While short, intense workouts can be great for inducing fat loss, increasing aerobic capacity, and reducing risk for cardiovascular disease, excessively intense exercise can cause a variety of health problems, especially for those dealing with other concurrent stressors such as autoimmune disease, gut dysbiosis, or adrenal fatigue.

Overtraining has been shown to affect blood levels of important neurotransmitters such as glutamine, dopamine and 5-HTP, which can lead to feelings of depression and chronic fatigue. The stress caused by intense, excessive exercise can negatively affect the hypothalamic-pituitary axis, possibly causing conditions such as hypothyroidism.Hypothyroidism is known to cause depression, weight gain, and digestive disfunction along with a variety of other symptoms. As we know, high stress in general can cause symptoms of hypothyroidism, and the stress caused by excessive, intense exercise is no exception.

Another major effect that extreme exercise has on our bodies is an immediate increase in cortisol, the hormone that is released when the body is under stress. Heavy-resistance exercises are found to stimulate markedly acute cortisol responses, similar to those responses found in marathon running. Chronically high levels of cortisol can increase your risk for a variety of health issues, such as sleep disturbances, digestive issues, depression, weight gain, and memory impairment. Excess cortisol also encourages fat gain, particularly around the abdomen.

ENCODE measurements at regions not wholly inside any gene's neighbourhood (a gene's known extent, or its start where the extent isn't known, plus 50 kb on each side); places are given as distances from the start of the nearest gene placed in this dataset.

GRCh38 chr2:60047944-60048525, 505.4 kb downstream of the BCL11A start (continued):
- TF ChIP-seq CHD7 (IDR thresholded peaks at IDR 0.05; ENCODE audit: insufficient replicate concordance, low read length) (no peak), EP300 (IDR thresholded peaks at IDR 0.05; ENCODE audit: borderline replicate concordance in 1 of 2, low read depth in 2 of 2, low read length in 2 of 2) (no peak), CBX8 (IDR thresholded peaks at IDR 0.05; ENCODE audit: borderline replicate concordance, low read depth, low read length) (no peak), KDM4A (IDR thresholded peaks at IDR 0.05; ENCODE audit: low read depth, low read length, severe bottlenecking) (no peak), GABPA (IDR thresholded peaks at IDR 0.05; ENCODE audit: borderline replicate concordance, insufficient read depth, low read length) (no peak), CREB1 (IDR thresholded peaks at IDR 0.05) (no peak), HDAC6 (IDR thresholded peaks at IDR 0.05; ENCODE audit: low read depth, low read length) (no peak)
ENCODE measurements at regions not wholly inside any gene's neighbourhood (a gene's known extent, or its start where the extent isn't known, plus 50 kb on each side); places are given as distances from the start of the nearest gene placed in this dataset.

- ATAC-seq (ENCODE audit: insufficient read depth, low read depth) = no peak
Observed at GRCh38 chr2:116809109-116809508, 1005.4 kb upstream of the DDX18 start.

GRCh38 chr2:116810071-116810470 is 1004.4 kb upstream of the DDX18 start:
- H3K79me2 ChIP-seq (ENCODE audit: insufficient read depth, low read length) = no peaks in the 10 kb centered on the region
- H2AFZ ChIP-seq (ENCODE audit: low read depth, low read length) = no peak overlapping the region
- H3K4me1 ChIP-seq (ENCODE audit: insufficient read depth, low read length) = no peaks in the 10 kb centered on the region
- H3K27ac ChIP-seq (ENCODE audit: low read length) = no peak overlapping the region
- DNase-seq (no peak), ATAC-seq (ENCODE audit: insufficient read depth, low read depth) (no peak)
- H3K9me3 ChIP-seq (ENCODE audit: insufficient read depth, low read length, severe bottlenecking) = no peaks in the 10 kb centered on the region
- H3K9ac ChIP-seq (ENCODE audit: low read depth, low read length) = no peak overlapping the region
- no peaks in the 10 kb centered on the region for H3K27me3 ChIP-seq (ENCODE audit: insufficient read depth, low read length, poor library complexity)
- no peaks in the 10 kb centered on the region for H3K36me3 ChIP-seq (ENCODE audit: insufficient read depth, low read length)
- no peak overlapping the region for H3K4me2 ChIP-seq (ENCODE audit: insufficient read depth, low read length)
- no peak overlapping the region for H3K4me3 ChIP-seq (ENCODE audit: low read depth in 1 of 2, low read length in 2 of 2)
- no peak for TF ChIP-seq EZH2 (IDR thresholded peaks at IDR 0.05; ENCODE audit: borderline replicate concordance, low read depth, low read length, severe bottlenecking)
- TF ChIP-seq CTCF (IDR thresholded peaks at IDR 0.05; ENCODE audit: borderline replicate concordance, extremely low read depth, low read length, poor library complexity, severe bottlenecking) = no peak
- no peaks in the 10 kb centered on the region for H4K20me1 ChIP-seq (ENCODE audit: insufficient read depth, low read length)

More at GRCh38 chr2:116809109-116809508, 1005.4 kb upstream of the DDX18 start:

When a goal of exercise is to lose weight or improve energy, overtraining canclearly be a major barrier to achieving those goals.

Overtraining can also have harmful effects on the immune system. Research has shown that the cellular damage that occurs during overtraining can lead to nonspecific, general activation of the immune system, including changes in natural killer cell activity and the increased activation of peripheral blood lymphocytes. This hyperactivity of the immune system following intense overtraining can possibly even contribute to the development of autoimmune conditions.